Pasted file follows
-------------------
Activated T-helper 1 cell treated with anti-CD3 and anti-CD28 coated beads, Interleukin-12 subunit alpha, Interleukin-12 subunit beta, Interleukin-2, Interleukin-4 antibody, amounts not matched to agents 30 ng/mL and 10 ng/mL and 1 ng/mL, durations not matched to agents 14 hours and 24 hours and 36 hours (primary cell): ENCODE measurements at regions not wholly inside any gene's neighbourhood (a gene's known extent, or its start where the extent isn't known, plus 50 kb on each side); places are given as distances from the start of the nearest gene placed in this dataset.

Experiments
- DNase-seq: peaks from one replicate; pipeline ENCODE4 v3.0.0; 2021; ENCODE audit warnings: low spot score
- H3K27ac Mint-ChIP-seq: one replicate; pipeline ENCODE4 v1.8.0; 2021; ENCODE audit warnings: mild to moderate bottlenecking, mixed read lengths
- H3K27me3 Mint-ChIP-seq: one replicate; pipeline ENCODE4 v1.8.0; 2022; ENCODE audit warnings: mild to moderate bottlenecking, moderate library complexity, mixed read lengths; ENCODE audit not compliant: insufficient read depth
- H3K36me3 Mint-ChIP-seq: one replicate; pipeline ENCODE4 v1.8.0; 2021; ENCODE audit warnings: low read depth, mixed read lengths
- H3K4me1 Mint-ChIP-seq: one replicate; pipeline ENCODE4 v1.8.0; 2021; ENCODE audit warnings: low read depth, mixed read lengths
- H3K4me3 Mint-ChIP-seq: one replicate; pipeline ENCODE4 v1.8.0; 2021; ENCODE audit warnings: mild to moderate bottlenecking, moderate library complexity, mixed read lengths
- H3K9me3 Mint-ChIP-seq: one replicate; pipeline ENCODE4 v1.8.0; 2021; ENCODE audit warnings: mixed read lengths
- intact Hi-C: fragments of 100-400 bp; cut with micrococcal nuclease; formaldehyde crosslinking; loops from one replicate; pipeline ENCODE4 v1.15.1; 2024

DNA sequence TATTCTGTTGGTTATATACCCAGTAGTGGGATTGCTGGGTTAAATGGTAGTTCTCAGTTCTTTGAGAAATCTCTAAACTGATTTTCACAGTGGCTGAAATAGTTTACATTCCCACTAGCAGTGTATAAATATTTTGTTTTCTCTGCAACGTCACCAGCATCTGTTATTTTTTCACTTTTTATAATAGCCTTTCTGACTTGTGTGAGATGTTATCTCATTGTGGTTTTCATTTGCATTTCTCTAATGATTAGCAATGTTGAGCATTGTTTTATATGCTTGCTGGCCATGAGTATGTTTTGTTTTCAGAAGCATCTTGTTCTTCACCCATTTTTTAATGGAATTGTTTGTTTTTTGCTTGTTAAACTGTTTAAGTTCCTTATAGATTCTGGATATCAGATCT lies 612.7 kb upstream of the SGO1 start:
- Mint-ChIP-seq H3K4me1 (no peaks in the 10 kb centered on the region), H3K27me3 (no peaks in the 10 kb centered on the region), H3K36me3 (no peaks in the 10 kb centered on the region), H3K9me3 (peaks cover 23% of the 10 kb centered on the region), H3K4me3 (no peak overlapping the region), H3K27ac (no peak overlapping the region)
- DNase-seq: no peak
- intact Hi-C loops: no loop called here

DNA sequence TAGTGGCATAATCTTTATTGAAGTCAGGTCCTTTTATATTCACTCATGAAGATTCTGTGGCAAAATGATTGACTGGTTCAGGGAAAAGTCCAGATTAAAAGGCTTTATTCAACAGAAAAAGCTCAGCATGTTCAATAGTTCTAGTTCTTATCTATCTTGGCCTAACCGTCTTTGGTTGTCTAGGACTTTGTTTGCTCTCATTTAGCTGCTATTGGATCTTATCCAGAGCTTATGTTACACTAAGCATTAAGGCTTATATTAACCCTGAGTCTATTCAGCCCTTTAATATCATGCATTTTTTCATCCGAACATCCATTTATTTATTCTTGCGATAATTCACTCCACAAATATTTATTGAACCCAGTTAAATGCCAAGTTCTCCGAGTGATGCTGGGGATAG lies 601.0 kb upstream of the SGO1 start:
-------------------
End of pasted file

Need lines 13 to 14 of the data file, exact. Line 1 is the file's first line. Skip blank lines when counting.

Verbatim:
- DNase-seq: no peak
- intact Hi-C loops: no loop called here